The Theory and Practice of Online Learning (Second Edition)
A second edition of Terry Anderson's Theory and Practice of Online learning is available online. Congratulations are do to Anderson for making this well-known reference freely available to all. Terry Anderson, editor, Athabasca University Press, May 29, 2008 [Link] [Tags: ] [Comment]

Converging Problems and Solutions
Hm. Something to watch. "XMPP PubSub is (part of) what makes collaboration work in Sugar as well, and that's got its own scaling issues on a school server. It isn't the "how do we handle hundreds of thousands of users with a rack of blades (or whatever)" problem, but the "how do we maintain very chatty collaboration between hundreds of kids on an inexpensive school server that's also doing 10 other things at the same time" problem." Also, "XMPP Pubsub is also the best route to a modern, open source SIF implementation (not that I expect to ever see one)." XMPP stands for 'Extensible Messaging and Presence Protocol' and is what became of the original Jabber messaging protocol. PubSub is the XMPP XEP-0060: Publish-Subscribe protocol. Tom Hoffman, Tuttle SVC, May 29, 2008 [Link] [Tags: , , , ] [Comment]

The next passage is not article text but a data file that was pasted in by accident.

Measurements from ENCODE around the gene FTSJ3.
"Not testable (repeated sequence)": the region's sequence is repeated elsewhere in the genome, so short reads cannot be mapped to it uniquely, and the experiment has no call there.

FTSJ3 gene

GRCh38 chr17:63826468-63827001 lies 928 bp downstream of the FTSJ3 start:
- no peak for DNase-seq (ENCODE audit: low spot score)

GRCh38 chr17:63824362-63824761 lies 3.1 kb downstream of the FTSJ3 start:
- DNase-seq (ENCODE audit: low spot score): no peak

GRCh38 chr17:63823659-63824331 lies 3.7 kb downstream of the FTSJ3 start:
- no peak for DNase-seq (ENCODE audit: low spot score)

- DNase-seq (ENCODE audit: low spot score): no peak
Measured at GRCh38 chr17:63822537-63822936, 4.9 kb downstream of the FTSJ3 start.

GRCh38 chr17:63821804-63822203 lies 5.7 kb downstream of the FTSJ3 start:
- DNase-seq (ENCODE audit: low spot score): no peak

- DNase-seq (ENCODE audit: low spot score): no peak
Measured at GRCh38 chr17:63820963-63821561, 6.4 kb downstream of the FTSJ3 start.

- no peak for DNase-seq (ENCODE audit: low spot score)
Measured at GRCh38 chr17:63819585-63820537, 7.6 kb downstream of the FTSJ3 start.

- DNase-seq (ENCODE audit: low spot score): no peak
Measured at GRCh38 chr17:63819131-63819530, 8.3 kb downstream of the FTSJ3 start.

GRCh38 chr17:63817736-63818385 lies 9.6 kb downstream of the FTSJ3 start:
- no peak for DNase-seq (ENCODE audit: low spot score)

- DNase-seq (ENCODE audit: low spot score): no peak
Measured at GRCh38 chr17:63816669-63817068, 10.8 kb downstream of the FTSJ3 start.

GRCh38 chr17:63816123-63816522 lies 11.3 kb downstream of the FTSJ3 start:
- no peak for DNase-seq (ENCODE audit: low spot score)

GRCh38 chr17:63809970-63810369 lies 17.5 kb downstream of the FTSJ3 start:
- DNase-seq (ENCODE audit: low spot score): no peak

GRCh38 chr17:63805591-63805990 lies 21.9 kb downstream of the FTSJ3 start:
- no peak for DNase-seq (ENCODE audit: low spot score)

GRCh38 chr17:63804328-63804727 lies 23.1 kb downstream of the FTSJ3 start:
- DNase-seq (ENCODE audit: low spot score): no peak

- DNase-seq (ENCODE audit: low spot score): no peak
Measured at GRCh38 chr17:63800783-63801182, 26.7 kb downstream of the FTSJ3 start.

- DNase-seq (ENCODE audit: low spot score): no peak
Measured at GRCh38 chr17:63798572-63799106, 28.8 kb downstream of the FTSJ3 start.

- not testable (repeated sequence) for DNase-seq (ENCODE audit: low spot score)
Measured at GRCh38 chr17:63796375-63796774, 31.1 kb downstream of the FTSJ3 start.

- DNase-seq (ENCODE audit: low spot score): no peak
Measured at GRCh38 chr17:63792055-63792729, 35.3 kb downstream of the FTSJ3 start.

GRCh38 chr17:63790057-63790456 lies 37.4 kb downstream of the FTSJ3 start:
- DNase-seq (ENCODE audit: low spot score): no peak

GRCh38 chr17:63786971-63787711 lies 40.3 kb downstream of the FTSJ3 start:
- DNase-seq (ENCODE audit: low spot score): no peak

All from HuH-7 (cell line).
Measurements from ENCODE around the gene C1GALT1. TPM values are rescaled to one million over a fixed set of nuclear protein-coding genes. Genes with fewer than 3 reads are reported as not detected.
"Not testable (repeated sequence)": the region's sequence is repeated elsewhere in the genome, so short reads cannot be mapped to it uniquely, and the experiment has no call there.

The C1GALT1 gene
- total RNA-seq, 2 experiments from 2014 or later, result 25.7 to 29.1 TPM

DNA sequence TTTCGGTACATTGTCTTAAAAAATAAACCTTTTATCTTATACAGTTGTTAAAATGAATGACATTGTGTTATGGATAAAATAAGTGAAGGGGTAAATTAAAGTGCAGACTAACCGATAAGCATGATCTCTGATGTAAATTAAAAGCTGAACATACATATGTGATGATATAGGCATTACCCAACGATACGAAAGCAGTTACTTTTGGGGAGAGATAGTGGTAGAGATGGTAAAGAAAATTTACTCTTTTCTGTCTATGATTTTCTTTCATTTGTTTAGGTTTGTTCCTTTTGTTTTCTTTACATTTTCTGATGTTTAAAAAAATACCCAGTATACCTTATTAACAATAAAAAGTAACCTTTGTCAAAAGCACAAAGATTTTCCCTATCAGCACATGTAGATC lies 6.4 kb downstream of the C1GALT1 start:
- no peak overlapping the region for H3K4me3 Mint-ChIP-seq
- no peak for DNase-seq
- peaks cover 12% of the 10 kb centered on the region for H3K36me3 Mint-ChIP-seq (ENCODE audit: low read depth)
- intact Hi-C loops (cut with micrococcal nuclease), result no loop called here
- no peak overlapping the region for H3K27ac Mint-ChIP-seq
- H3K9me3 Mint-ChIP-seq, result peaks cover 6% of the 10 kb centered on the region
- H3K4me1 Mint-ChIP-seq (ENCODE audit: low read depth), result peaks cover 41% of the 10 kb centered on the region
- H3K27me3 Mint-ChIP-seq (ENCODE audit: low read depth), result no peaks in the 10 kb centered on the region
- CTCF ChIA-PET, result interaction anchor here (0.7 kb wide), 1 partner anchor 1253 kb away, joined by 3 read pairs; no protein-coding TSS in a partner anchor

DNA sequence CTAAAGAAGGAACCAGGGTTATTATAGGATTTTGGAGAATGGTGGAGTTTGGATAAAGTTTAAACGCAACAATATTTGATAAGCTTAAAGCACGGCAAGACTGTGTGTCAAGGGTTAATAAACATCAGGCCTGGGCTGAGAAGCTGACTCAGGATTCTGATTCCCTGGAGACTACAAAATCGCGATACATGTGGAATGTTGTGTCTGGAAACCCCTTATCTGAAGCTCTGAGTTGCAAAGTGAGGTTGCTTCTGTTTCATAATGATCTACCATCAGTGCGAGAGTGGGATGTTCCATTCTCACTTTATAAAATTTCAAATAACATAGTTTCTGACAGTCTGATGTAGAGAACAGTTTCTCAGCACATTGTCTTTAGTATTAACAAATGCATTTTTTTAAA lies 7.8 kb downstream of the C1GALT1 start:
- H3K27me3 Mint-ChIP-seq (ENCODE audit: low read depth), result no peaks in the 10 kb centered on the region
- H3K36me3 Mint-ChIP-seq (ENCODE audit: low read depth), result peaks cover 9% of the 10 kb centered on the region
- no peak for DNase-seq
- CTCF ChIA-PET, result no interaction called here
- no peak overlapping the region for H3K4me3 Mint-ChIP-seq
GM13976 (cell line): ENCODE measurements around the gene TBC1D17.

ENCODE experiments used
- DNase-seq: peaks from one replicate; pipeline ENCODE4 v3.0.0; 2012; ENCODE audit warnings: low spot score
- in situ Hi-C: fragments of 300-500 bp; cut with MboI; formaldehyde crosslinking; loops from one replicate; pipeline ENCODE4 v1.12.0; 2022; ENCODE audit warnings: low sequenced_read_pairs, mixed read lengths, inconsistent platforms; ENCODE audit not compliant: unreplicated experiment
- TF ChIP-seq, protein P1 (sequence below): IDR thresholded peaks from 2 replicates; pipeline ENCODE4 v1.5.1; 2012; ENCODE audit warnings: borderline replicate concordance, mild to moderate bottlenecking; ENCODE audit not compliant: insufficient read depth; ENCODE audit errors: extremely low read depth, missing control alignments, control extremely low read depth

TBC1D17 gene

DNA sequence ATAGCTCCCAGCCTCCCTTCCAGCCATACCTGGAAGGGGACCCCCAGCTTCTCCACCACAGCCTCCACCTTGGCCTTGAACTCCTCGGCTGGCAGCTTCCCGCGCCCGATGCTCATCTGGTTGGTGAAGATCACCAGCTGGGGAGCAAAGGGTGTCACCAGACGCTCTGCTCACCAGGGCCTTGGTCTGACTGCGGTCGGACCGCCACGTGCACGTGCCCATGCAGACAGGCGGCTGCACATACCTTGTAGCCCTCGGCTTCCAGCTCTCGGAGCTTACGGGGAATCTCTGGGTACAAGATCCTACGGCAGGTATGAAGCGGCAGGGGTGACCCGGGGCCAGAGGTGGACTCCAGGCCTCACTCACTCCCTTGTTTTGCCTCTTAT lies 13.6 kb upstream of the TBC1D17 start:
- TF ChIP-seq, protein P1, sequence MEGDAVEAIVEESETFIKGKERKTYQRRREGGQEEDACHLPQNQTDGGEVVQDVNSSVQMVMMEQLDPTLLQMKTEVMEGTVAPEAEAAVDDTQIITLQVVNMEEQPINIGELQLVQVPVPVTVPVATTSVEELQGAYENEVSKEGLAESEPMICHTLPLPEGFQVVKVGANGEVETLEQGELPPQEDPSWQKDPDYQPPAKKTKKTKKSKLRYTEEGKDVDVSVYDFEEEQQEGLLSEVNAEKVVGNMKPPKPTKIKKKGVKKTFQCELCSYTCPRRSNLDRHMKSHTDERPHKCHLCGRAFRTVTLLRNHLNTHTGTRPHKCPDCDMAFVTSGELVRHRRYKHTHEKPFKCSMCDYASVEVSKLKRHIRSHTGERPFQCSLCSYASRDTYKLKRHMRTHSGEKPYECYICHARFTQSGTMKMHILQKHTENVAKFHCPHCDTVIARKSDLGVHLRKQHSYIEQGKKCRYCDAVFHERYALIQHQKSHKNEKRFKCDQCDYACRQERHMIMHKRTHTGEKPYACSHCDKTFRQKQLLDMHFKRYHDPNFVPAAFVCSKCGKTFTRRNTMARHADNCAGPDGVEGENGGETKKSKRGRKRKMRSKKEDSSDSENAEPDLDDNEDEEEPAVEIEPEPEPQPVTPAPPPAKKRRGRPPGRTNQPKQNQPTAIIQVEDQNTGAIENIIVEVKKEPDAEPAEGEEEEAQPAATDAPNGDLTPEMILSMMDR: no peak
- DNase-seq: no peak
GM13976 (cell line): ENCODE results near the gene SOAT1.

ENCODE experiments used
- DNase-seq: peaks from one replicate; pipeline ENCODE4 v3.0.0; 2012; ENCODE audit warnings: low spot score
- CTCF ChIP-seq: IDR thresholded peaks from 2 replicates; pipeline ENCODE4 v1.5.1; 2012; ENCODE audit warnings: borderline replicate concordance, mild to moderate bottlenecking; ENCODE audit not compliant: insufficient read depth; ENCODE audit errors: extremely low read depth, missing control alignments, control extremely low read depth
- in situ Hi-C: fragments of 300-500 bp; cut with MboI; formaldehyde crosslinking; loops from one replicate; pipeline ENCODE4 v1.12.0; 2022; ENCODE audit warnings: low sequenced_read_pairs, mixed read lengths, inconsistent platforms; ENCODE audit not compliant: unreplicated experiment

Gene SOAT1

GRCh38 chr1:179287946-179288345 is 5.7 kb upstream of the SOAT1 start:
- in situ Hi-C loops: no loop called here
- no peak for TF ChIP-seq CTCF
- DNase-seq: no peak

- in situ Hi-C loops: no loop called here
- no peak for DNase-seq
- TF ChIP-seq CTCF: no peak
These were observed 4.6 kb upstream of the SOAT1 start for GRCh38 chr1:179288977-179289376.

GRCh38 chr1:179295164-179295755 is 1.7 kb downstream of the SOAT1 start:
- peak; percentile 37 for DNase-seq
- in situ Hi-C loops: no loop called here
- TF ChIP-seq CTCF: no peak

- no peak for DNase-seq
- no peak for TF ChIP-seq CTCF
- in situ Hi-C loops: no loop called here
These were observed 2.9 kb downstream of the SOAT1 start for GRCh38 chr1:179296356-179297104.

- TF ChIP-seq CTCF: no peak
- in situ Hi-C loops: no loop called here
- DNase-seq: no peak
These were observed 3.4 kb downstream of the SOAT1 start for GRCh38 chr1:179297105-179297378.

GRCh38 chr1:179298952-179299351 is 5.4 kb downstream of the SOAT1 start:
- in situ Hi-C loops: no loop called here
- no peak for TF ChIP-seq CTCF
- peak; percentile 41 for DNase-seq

George Siemens at eLA
John Connell summarizes what appears to have been a remarkable presentation by George Siemens in Ghana, returning to many of the themes he outlined in Saskatchewan - his slides are here. "What is the life of a learner?" asks Siemens. "Being a learner is about so much more than doing courses, and we need to understand the broad range of difficulties that can arise in the life of a learner, especially where the learner has other commitments and responsibilities beyond the learning itself." I wonder whether there is audio? John Connell, Weblog, May 29, 2008 [Link] [Tags: , , ] [Comment]

The main benefit of a term like 'ePerformance' for employers, I would say, is that there is no chance that learners will think that there is any intrinsic value to themselves in the transaction. Because if they did, then they would want to own the process, which is totally not what corporate e-learning is about. Tony Karrer, eLearning Technology, May 29, 2008 [Link] [Tags: ] [Comment]

Knowledge-On-Demand for Ubiquitous Learning